The overturn of fortunes, a focus of The Good Earth, illustrates how the destabilization of traditional power structures leaves a vacuum open to lawlessness and predations against the vulnerable. The tide of violence, derived from the author’s childhood memories, spreads without predictable aim or direction. Of opportunist bandits in his own family, Wang regrets that “many houses had they burned and women they had carried away, and good farmers they had bound with ropes … and men found them there next day, raving mad if they lived and burnt and crisp as roasted meat if they were dead” (165-166). At a turning point in China's fortunes, the arrival of a nephew from a southern city brings a horde of uncouth soldiers to Wang's compound. Their swaggering impresses the couple's son Nung Wen, who dreams of the glory of combat: “There is to be a war such as we have not heard of—there is to be a revolution and fighting and war such as never was, and our land is to be free!” (245). His naivete terrifies Wang Lung, who knows firsthand the sufferings of war.

Buck modeled her trilogy of dynastic rot on Cao Xueqin's classic Qing dynasty novel DREAM OF THE RED CHAMBER (1791). During the Chinese Civil War (1927-37), her masterwork and its sequels, Sons and A House Divided, pursue the issue of militarism. In the later novel Wang's grandson, Wang Yuan, flaunts his uniform to the agrarian elders. To the disapproval of the landed gentry, the youth takes comfort in “the hardness he had learned in the school of war” (Buck 1984, 2) and envisions the unseating of the weak emperor and his warlords for the good of an unspecified peasant uprising.

In the midst of writing about the house of Wang, Buck pursued feminist issues in The Mother (1934), a lyric portrait on the pragmatism of a nameless abandoned wife and her duty to a blind daughter and an elderly mother-in-law. In old age, the mother reflects on a life of struggle and admits “how little there had been of any good to lay hold on in her years,” a bleak summation of the destiny of female peasants in the Chinese empire (Buck 1971, 300).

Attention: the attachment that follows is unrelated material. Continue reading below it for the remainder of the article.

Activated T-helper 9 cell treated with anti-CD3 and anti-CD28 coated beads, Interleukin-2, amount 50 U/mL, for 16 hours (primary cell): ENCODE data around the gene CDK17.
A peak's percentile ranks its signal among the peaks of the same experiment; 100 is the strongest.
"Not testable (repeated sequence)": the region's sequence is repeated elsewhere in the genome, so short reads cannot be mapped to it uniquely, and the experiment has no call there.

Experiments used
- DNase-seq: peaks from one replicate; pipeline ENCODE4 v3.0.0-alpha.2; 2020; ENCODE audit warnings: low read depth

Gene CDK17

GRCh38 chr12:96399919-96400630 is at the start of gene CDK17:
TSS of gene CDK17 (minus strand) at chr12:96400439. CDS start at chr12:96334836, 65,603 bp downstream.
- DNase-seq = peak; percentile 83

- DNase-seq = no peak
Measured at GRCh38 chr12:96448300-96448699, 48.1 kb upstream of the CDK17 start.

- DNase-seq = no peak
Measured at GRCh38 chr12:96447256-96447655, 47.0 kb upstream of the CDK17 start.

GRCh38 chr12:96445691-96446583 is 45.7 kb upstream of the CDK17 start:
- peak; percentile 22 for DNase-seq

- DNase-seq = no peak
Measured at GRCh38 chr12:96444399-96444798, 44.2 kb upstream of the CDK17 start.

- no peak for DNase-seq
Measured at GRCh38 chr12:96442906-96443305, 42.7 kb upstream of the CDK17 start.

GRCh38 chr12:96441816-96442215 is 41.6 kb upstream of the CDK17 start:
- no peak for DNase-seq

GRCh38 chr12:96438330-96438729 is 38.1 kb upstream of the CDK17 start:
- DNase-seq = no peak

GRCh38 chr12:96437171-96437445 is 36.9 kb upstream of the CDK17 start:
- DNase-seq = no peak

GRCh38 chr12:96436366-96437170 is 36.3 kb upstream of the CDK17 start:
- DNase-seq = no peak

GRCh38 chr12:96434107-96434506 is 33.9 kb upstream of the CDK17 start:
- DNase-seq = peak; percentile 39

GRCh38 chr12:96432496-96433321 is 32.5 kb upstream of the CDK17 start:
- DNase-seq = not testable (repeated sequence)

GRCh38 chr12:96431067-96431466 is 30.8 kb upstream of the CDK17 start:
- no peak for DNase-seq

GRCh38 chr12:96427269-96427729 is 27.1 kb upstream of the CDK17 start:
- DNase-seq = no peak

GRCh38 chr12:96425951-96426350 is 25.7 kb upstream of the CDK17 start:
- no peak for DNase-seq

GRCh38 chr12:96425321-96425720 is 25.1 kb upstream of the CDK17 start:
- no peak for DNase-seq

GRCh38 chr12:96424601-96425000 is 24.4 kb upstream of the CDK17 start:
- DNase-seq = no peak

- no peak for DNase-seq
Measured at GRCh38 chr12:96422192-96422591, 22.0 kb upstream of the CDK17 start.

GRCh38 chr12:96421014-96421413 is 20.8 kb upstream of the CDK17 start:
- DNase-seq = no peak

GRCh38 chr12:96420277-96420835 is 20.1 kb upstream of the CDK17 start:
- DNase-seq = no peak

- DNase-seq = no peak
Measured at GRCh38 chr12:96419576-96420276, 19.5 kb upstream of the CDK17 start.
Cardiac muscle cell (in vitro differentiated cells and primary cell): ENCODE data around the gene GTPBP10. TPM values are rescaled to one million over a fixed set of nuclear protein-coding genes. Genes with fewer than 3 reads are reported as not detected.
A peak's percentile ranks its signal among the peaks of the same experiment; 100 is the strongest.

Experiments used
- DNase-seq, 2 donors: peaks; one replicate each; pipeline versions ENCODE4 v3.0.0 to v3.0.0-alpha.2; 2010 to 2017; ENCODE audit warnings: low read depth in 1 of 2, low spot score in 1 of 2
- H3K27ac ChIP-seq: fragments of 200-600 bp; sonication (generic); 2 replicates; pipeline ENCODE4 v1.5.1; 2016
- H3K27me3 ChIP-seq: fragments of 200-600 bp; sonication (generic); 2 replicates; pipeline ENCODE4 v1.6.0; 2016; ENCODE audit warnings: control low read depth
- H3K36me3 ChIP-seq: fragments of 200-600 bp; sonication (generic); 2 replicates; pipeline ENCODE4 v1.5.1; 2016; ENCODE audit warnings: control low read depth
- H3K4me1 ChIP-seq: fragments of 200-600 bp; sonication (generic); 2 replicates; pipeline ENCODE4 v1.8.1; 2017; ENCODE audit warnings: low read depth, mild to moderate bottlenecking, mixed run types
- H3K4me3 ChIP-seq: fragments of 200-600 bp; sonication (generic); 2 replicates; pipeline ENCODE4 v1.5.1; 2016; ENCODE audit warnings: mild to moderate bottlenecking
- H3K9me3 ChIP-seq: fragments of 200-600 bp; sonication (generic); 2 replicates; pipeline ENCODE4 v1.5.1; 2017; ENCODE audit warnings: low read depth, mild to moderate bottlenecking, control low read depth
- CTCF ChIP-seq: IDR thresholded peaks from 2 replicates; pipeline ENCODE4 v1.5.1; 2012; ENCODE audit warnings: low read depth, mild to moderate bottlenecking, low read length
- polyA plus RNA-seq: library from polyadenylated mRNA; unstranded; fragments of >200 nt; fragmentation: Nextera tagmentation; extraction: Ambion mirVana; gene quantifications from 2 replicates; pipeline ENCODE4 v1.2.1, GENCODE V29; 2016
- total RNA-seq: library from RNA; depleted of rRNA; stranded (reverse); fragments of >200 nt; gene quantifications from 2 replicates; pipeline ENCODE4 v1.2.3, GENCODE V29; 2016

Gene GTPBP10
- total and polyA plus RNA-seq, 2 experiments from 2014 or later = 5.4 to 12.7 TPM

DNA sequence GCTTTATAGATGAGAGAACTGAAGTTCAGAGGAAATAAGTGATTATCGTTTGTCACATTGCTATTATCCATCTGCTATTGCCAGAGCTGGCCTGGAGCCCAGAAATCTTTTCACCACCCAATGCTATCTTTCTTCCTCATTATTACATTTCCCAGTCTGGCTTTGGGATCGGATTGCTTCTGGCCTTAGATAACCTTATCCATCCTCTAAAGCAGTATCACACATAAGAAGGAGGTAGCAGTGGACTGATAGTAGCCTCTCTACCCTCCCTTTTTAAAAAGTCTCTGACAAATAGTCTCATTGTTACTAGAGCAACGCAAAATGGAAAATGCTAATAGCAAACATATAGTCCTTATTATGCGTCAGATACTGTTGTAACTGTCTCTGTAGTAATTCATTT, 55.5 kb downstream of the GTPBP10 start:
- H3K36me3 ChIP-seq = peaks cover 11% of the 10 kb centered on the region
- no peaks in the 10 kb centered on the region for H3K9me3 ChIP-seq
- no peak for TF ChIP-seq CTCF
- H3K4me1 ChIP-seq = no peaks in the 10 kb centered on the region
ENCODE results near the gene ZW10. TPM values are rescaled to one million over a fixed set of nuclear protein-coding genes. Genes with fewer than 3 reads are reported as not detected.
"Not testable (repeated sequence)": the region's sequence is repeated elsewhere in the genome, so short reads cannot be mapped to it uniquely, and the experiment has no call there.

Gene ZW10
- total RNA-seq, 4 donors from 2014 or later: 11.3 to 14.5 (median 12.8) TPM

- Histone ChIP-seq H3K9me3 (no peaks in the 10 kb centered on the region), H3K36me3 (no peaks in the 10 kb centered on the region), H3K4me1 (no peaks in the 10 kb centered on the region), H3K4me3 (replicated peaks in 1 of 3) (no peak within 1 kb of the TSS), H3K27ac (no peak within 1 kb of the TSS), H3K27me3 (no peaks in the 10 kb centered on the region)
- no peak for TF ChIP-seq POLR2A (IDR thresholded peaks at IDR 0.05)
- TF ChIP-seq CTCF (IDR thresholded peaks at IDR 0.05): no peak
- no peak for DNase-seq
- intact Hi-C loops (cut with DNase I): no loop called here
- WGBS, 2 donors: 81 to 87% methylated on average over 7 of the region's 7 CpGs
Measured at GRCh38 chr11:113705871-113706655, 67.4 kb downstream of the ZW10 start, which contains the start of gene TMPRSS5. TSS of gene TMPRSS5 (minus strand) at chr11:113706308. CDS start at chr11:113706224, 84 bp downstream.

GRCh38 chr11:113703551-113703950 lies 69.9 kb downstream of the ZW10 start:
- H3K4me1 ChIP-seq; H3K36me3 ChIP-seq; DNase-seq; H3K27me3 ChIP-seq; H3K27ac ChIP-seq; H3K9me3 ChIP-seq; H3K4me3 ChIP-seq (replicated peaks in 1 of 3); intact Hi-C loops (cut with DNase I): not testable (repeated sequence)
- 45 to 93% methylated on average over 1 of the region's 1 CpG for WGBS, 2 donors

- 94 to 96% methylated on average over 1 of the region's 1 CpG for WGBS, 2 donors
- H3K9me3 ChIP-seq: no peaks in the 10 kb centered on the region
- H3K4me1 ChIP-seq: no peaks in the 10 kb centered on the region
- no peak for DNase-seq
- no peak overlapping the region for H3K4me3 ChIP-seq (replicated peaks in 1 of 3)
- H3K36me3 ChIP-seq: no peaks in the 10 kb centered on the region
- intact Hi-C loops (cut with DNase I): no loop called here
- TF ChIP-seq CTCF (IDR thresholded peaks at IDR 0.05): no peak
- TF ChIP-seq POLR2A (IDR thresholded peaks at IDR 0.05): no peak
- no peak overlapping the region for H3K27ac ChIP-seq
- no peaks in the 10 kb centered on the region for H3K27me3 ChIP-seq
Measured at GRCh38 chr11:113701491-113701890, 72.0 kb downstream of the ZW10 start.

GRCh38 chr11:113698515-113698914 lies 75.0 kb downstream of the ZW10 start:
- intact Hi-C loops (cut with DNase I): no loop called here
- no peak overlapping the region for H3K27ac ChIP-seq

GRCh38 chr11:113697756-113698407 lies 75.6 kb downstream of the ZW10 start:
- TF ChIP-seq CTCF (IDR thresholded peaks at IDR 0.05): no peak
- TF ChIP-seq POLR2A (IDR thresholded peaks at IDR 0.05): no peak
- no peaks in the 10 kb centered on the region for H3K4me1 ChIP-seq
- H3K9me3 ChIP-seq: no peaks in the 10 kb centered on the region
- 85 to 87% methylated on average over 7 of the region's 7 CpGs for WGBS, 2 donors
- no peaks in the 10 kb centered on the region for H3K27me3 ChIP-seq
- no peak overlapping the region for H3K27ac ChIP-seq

Public acclaim for the author's humanism won her the 1938 Nobel Prize in literature, a first for an American woman. In 1941, she examined war-torn Asia in the historical novel China Sky, a story of a Chinese doctor colluding with a Japanese prisoner in an American hospital compound during the Japanese invasion. Imperial Woman (1956), a fictional biography of Cixi, the imperial concubine and last Chinese empress, and The Living Reed (1963), an overview of Korean power mongering, reprise Buck's themes of the endurance of the lowly through courage and persistence. In Imperial Woman, she defends the tenacity of Empress Dowager Cixi, who rules from the Forbidden City during China's critical transition to Westernization. The Living Reed depicts the agony of Korea's occupation by the Japanese until liberation in 1945 through the Kim clan's losses and sacrifices.

Pearl Buck died in Danby, Vermont, on March 6, 1973, and was buried on her farm in Pennsylvania. Her tombstone bears the name Pearl Sydenstricker in Chinese characters.


Buck, Pearl S. The Good Earth. New York: Pocket Books,


----- . A House Divided. Berkeley, Calif.: Moyer Bell, 1984.

------- . The Mother. New York: HarperCollins, 1971. Conn, Peter. Pearl S. Buck: A Cultural Biography.

Cambridge: Cambridge University Press, 1998.